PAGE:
Which team is the best of all time? To answer that question with more rigor than it’s normally debated in sports bars, in 2015 I ranked every group since moments played were tracked in 1951-52 (sorry to the 1949-50 Minneapolis Lakers) according to their performance in both the regular season and playoffs.
Three years later, it is time for an upgrade with a new No. 1, plus a lot of other newcomers to the list thanks to the Cleveland Cavaliers and Golden State Warriors dominating the competition in their respective conventions.
For winners, I took the average of their stage differential during the regular season and their stage differential in the playoffs plus the point differential of their opponents. That tells us just how many points per game better than an average team each winner was, giving equal weight to the postseason as the regular time to reward the most important games.
For non-champions, the starting point is the same, but their playoff differential was adjusted by effectively giving them a five-point loss for each game they came up short of the title. That has little effect on teams like the 2012-13 San Antonio Spurs, who lost in Game 7 of the Finals, but it harshly penalizes teams which wrapped up large success margins early in the playoffs before falling short in the conference finals.
The adjustment deals with all quality of drama. It is no surprise that some of the best single-season team performances in NBA history came in the early 1970s, once the league had expanded quickly and also battled the ABA for incoming draft picks. The redistribution of gift allowed stars to glow even more brightly. For each season, I measured how players watched their moments per match increase or reduce the following season compared to what we would expect given their age. More minutes indicates that a poorer league, while fewer minutes suggests one that has gotten stronger.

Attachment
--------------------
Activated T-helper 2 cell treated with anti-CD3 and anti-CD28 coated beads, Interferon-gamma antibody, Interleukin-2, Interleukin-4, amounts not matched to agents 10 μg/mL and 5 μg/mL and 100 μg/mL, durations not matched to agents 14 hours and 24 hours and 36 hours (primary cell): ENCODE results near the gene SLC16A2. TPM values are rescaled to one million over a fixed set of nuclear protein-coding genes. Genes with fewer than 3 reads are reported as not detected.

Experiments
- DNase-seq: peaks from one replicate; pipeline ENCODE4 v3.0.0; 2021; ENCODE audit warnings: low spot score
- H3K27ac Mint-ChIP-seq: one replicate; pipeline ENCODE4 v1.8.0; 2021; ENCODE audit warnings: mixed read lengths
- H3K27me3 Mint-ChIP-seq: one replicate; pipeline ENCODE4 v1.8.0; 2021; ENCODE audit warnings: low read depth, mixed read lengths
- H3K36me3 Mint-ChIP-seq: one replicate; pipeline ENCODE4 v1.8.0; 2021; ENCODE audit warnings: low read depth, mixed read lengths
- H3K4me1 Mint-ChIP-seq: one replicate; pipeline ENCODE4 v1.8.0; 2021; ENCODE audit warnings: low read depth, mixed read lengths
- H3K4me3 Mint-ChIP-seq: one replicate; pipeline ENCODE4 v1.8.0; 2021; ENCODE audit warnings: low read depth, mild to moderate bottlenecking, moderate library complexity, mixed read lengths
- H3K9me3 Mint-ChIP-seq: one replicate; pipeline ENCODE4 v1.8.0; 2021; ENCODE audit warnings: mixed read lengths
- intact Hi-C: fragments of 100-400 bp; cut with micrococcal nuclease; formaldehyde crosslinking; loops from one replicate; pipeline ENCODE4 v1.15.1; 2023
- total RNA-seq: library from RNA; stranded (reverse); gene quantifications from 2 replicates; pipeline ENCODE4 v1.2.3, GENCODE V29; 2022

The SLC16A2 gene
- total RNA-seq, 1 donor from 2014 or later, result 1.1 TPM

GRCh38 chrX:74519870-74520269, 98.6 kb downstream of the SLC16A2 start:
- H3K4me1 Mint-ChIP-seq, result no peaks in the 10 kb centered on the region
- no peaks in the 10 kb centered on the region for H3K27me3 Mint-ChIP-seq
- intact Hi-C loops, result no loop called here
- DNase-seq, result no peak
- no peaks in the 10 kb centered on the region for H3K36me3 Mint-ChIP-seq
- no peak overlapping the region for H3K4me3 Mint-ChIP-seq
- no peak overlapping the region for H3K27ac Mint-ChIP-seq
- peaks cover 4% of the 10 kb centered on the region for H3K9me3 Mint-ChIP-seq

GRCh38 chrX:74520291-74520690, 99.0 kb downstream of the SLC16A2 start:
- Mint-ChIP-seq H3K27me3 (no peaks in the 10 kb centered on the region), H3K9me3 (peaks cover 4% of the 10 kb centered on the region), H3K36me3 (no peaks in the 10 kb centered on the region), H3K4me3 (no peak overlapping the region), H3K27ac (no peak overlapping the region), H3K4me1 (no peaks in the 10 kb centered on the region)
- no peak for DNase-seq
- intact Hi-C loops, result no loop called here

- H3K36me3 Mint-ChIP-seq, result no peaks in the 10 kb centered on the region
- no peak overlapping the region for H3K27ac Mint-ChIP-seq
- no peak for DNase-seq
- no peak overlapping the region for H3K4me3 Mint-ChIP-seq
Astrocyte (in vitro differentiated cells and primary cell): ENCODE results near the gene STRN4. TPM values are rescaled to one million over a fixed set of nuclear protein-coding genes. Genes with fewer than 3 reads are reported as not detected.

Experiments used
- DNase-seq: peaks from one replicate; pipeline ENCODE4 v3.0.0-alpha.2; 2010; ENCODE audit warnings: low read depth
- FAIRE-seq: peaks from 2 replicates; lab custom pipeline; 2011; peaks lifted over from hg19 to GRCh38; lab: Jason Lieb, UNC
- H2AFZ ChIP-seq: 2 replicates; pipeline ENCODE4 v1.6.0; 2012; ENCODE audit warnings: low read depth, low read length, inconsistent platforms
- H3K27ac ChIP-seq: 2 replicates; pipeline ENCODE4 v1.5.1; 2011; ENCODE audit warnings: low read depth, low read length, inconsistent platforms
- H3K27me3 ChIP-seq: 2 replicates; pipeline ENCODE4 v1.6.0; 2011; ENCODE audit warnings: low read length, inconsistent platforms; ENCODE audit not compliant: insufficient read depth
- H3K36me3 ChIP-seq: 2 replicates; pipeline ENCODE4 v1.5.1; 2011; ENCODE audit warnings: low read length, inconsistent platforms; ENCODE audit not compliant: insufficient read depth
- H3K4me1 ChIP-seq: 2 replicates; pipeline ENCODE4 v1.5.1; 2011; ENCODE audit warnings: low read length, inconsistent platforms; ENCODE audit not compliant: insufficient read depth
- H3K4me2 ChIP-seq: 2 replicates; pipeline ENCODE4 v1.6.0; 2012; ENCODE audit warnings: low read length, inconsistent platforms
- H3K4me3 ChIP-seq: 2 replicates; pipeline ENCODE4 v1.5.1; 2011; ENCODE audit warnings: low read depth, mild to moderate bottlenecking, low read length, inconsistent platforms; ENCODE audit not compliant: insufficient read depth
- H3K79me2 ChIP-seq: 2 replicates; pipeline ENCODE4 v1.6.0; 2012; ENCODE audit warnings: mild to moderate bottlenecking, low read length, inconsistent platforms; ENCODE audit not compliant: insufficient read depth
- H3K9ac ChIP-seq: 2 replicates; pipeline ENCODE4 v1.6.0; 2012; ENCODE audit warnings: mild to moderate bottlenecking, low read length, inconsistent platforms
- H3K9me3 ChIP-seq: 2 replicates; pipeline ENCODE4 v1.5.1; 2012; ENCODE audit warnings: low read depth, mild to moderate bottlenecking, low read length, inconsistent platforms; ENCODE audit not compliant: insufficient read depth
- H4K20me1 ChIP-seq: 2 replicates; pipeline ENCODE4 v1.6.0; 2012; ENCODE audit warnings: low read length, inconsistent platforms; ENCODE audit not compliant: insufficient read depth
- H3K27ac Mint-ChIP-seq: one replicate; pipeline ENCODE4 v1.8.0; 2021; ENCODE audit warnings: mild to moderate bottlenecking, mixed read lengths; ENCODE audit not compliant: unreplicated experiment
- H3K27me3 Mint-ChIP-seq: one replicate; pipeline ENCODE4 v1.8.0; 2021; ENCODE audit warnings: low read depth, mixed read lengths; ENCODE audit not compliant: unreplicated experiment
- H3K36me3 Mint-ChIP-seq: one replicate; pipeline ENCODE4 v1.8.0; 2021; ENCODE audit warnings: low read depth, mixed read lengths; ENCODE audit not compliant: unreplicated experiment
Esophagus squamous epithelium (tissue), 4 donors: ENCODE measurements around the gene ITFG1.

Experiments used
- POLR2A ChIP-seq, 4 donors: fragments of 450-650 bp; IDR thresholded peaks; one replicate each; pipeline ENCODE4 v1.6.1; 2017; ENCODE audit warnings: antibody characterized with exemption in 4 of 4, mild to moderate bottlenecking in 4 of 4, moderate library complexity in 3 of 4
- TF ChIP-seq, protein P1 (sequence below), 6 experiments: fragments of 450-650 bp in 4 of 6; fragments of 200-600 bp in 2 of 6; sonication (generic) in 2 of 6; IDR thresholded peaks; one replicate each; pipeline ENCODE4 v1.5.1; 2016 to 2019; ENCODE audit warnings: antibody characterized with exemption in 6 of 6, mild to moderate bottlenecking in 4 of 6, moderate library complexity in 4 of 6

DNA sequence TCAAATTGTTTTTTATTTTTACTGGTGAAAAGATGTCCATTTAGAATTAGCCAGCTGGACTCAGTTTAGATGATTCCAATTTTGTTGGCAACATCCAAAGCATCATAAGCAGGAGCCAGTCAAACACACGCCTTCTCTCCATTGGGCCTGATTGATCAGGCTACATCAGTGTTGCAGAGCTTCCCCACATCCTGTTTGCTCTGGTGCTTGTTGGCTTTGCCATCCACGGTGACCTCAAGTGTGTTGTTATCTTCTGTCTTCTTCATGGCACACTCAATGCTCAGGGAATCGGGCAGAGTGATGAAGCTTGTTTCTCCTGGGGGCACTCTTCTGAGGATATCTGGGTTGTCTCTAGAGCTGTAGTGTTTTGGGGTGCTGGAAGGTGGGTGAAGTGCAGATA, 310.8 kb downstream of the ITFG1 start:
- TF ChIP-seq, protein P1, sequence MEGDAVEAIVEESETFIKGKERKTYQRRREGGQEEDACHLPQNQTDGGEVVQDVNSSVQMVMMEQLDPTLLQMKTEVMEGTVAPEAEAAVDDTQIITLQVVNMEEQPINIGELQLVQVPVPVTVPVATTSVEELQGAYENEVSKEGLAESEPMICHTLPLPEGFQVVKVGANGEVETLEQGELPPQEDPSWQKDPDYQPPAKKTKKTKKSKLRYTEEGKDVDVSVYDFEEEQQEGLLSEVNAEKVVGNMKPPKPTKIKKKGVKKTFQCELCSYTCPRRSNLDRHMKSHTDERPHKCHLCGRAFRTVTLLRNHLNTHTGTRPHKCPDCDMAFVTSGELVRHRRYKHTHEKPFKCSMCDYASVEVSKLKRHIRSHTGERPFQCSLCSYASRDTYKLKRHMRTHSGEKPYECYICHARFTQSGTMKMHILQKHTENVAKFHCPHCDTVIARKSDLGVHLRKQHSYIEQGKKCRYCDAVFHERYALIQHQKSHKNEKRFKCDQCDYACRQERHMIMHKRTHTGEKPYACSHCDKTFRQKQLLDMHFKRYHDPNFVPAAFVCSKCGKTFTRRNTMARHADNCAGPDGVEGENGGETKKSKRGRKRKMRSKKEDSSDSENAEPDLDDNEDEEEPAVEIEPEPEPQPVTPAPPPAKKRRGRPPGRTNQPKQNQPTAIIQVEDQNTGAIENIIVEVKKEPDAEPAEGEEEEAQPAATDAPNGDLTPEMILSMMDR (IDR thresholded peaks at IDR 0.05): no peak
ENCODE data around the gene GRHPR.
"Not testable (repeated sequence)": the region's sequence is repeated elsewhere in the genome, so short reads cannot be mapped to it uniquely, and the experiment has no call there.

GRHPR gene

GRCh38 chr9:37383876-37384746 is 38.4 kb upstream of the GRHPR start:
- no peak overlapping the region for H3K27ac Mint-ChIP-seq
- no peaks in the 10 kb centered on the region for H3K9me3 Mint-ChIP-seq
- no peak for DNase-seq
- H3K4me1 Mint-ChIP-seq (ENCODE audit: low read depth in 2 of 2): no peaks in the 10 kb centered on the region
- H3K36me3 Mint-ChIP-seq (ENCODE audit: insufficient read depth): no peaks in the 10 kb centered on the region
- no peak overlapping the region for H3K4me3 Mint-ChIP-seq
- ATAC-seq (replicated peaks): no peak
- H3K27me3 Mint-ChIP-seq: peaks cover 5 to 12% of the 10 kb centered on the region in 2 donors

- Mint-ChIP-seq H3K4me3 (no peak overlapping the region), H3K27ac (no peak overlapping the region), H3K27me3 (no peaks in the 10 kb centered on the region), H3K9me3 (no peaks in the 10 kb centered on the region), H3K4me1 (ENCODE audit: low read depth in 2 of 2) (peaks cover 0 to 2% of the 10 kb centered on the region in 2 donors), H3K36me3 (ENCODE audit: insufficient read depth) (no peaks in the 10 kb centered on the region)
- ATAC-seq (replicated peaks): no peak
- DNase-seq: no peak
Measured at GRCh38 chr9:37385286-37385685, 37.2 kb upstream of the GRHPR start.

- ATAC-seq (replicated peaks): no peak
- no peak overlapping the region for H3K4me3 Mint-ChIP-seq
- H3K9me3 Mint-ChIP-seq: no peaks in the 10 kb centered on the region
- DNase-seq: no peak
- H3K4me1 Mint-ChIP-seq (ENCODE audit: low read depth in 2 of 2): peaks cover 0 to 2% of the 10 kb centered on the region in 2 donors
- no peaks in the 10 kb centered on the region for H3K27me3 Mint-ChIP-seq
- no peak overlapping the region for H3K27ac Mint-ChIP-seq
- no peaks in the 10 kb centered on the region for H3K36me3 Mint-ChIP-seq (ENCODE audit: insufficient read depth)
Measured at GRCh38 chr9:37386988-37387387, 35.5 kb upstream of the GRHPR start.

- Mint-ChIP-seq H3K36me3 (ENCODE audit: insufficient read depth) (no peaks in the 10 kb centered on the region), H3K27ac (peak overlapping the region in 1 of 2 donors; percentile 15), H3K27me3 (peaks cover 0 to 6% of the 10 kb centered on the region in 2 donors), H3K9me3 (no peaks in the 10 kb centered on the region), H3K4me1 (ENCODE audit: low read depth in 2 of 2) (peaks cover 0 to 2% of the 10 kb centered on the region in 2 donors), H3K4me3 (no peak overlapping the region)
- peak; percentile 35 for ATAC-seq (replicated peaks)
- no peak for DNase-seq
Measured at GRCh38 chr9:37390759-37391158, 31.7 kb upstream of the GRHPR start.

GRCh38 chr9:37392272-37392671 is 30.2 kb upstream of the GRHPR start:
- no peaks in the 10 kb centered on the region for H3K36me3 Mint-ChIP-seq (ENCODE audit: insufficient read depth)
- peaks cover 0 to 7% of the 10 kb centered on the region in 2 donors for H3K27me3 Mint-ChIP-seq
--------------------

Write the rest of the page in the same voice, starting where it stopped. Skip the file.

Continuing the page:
Each year is ranked relative to 2017-18, from a high of 21 percent stronger in 1965-66, the previous year the NBA had only nine teams, to a low of 10 percent poorer in 2004-05, the last time that the league enlarged. That modification is multiplied by the group’s typical regular-season and playoff scores to provide a final score greater than an average team this season.
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